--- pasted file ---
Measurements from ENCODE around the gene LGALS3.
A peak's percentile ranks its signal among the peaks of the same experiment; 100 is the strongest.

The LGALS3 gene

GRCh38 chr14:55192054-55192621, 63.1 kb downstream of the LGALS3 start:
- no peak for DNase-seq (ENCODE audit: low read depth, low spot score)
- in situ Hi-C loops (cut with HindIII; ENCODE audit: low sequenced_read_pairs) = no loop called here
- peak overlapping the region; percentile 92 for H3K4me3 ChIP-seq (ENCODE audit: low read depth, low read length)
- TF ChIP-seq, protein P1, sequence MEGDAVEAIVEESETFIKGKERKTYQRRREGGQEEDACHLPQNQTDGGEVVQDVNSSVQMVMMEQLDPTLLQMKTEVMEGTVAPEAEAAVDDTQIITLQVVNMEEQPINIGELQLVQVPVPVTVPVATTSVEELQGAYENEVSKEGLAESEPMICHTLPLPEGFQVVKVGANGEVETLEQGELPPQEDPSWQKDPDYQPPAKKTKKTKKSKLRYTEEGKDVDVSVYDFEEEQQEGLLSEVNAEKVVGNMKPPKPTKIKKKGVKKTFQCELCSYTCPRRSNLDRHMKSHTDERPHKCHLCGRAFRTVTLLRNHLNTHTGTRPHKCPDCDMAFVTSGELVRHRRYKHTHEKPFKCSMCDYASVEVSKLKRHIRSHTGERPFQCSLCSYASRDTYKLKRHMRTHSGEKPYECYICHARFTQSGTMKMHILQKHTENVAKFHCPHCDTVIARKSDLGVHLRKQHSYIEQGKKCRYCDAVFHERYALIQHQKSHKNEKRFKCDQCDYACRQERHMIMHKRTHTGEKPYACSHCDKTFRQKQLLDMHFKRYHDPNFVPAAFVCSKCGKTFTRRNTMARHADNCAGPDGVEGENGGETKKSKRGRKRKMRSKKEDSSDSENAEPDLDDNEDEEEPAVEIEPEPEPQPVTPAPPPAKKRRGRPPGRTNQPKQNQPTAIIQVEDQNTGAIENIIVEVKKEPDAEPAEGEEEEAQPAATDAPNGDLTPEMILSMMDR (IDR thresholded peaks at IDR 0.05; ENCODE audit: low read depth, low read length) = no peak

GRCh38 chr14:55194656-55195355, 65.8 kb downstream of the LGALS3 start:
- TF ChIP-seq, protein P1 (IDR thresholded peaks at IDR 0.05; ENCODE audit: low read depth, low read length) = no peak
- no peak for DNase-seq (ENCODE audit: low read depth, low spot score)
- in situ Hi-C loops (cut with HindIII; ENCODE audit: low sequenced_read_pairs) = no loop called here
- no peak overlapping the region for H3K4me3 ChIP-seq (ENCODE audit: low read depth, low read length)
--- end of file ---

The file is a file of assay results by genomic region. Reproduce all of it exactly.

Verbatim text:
Measurements from ENCODE around the gene LGALS3.
A peak's percentile ranks its signal among the peaks of the same experiment; 100 is the strongest.

The LGALS3 gene

GRCh38 chr14:55192054-55192621, 63.1 kb downstream of the LGALS3 start:
- no peak for DNase-seq (ENCODE audit: low read depth, low spot score)
- in situ Hi-C loops (cut with HindIII; ENCODE audit: low sequenced_read_pairs) = no loop called here
- peak overlapping the region; percentile 92 for H3K4me3 ChIP-seq (ENCODE audit: low read depth, low read length)
- TF ChIP-seq, protein P1, sequence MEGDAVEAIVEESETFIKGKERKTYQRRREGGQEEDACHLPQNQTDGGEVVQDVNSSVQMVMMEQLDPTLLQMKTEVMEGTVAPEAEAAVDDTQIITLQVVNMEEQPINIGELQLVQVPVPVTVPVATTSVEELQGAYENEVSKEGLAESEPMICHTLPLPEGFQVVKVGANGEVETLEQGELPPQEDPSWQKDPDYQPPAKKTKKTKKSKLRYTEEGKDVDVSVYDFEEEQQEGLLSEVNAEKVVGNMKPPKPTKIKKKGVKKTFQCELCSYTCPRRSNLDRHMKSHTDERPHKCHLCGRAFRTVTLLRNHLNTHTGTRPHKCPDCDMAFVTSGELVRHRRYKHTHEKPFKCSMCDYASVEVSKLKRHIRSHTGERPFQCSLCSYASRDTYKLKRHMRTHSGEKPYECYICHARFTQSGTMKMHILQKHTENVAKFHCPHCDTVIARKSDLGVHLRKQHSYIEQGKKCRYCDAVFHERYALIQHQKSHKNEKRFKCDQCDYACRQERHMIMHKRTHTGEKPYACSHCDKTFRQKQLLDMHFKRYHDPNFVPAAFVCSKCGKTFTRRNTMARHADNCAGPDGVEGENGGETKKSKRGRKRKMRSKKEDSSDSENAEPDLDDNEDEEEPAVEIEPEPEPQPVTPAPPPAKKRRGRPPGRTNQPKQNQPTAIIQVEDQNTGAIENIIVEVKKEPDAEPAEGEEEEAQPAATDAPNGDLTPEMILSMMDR (IDR thresholded peaks at IDR 0.05; ENCODE audit: low read depth, low read length) = no peak

GRCh38 chr14:55194656-55195355, 65.8 kb downstream of the LGALS3 start:
- TF ChIP-seq, protein P1 (IDR thresholded peaks at IDR 0.05; ENCODE audit: low read depth, low read length) = no peak
- no peak for DNase-seq (ENCODE audit: low read depth, low spot score)
- in situ Hi-C loops (cut with HindIII; ENCODE audit: low sequenced_read_pairs) = no loop called here
- no peak overlapping the region for H3K4me3 ChIP-seq (ENCODE audit: low read depth, low read length)